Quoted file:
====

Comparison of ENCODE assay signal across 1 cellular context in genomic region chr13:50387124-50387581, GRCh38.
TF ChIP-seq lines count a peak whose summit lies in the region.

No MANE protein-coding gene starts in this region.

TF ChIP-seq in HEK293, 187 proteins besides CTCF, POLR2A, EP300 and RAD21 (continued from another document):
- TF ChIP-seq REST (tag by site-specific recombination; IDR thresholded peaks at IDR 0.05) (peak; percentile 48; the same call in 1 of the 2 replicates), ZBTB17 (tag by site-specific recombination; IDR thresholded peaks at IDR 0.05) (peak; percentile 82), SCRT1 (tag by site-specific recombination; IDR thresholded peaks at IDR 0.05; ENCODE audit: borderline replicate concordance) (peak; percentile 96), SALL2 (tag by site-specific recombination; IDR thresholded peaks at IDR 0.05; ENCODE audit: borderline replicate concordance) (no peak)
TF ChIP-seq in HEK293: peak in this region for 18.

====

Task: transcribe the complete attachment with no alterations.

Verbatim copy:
Comparison of ENCODE assay signal across 1 cellular context in genomic region chr13:50387124-50387581, GRCh38.
TF ChIP-seq lines count a peak whose summit lies in the region.

No MANE protein-coding gene starts in this region.

TF ChIP-seq in HEK293, 187 proteins besides CTCF, POLR2A, EP300 and RAD21 (continued from another document):
- TF ChIP-seq REST (tag by site-specific recombination; IDR thresholded peaks at IDR 0.05) (peak; percentile 48; the same call in 1 of the 2 replicates), ZBTB17 (tag by site-specific recombination; IDR thresholded peaks at IDR 0.05) (peak; percentile 82), SCRT1 (tag by site-specific recombination; IDR thresholded peaks at IDR 0.05; ENCODE audit: borderline replicate concordance) (peak; percentile 96), SALL2 (tag by site-specific recombination; IDR thresholded peaks at IDR 0.05; ENCODE audit: borderline replicate concordance) (no peak)
TF ChIP-seq in HEK293: peak in this region for 18.